What is relactation?
Relactation is the process by which breast milk supply is restored once again after it has decreased or disappeared altogether. It is the process to return from mixed feeding to exclusive breastfeeding. When starting relactation, you must be very cautious, as it is essential to know that you cannot suddenly stop supplementing additional formula when the baby drinks more than 100 ml of formula milk per day. With amounts greater than 100 ml, it is necessary to do this gradually and give the mother’s body time to increase her milk supply. If the baby has 100 ml or less of formula a day and is gaining weight appropriately, the additional formula top-up can be removed at once.
The first step to reducing formula supplementing is the most complicated: you have to trust in your own abilities, be patient and persevere. This is a process that can be slow and needs the support of your family as well as expert support. Here we explain, step by step, the basics to start relactation:
- First of all, try to find out what went wrong and why the additional formula supplementing was necessary: ask for help from an IBCLC lactation consultant to check your breasts, the baby’s sucking, a possible tongue-tie, or hormonal causes. All of these are situations that can compromise breast milk supply, so make sure that there are no obstacles that could interfere with breastfeeding.
- Babies usually breastfeed better when they are half asleep; you don’t need to wait until they are too awake. If they refuse the breast, it is better not to force them and not to bring them close to the breast. Skin-to-skin contact and “seducing” should be the next step. Let the baby feel comfortable near the breast; make it to be their choice and not an obligation.
- Encourage skin-to-skin contact and be imaginative: take a bath with your baby, play under the bed sheets, or read stories on the sofa.
- Offer the breast as much as possible, at least every two hours during the day, every three hours at night, or whenever the baby wants to feed.
- Enjoy co-sleeping as a form of rest and as a way to make nighttime feedings easier.
- Ideally, eliminate pacifiers and bottle teats so the baby can focus on sucking only at the breast. As formula milk still needs to be offered, look for other methods of feeding, such as finger-syringe, cup, sippy cup, sports bottle, or spoon.
- During the first few days of trying to increase breastmilk supply, and if the baby is mostly on formula, continue to give the full amount of formula recommended for the age (remember that formula is also offered on demand) and begin to stimulate the breast with a breast pump and/or by hand.
- It is advisable to give expressed milk (breast or formula) with non-invasive supplementing techniques.
- Using a supplemental nursing system (relactation device) can be considered if the baby accepts to suckle and shows interest but gets frustrated when they suckle for a while, and the milk does not come out as much as they want.
- It is important to monitor the baby’s weight gain (30 grams per day for the first 6 weeks) and observe 5-6 wet diapers per day with clear urine, to ensure that the baby is getting enough milk. Some babies will stagnate in weight or lose a few grams at the start of relactation, but this loss should not be excessive.
- If the baby is not getting enough milk and the weight gain is not in line with these guidelines, or the baby is restless, do not reduce formula feeds for a few days and, if necessary, increase the amount of formula for a day or two.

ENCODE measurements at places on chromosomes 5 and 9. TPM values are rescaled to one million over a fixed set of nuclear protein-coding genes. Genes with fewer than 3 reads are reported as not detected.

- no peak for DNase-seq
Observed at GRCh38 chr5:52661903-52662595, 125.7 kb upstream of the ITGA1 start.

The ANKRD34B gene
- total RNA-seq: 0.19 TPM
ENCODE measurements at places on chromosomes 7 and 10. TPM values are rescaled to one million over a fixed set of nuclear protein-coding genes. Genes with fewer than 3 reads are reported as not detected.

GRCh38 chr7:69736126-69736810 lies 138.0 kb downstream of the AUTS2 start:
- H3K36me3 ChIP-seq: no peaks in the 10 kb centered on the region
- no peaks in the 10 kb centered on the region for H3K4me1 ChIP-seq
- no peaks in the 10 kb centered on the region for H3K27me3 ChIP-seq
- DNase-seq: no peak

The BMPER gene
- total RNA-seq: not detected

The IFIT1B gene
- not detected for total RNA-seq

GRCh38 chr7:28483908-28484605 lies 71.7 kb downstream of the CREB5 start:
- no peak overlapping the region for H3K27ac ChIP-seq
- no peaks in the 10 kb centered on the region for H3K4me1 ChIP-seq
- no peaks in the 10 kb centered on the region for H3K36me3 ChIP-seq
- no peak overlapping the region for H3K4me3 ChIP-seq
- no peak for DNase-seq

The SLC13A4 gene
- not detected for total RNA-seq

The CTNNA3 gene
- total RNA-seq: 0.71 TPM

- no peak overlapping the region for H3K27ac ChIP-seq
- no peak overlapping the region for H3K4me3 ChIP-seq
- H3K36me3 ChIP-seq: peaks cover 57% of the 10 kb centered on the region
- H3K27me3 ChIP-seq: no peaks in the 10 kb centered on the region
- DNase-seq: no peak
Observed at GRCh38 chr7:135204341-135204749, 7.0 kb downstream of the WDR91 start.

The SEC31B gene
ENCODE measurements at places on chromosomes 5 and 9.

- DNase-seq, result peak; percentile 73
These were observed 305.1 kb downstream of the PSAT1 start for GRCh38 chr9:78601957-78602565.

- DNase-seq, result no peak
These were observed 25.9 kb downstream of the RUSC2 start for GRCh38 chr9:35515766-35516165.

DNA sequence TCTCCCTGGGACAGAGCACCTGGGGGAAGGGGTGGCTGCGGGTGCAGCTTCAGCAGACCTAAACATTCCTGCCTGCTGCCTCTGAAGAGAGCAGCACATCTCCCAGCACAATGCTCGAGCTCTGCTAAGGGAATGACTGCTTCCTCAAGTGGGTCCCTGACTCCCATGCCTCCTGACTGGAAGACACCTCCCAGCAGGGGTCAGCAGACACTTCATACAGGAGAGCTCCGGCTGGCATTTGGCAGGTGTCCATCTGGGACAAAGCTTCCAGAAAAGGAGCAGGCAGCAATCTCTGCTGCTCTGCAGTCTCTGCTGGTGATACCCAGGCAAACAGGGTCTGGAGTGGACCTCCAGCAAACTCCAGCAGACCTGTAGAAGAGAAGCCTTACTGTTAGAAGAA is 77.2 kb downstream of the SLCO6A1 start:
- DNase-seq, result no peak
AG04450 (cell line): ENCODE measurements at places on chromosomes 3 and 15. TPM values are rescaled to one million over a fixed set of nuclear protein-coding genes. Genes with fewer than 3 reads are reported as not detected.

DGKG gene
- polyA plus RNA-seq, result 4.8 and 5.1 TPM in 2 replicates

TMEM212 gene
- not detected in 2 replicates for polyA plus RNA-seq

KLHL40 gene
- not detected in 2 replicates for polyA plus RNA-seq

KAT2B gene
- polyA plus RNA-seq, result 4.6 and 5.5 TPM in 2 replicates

- If the baby is unsettled when approaching the breast or has difficulties latching on, you can try the drop method. Use a dropper pipette or cup and directly drip milk from the top of the breast towards the nipple; let the milk flow in drops down the breast while the baby is suckling.
How to increase breastmilk supply:
- Start stimulating your breasts with a breast pump and finish with manual hand expression as you get better stimulation and more milk with this technique.
- Do this as often as possible during the day; it only takes a few minutes. The more times, no matter how few minutes, the better.
- Pump once when the sun goes down and once when the sun comes up first thing in the morning. And, if possible, once every two or three hours throughout the day.
- Consider the possibility of adding a galactagogue; for this, you need to consult your doctor.
- In this article, you can find more information on how to pump more milk.
A useful way to reduce formula when breastmilk supply has increased is as follows:
Reduce the amount of formula given in 24 hours: about 60ml in total. This reduction is maintained for a few days. This amount can be divided among several feeds: for example, reduce 10 ml in five of the formula feeds, or reduce two feeds by 30 ml each.
Continue with the reduced amount of formula for the next few days. If your baby shows by their behavior that it is enough and if, after a week, they have gained 125 grams or more in weight, reduce the formula supplementing again by the same amount for a few days and recheck the baby’s weight. If the baby shows signs of hunger or has not gained enough weight at the end of one week, do not reduce formula supplementing and continue with the same amount for another week. If the baby continues to show signs of hunger or still has not gained weight after another week, increase the supplementing formula back to what it was before the reduction.
There are several routines for supplementing formula, and each mother chooses the one that works best for them. Some mothers prefer supplementing with formula only at some feeds. Another common pattern only to breastfeed during the first few hours of the day, and in the evening, when the breasts feel softer, and the baby seems more uncomfortable, give the formula. Supplementing with formula alternately at some feeds is also possible.
Relactation is not simple or easy, but it can be done!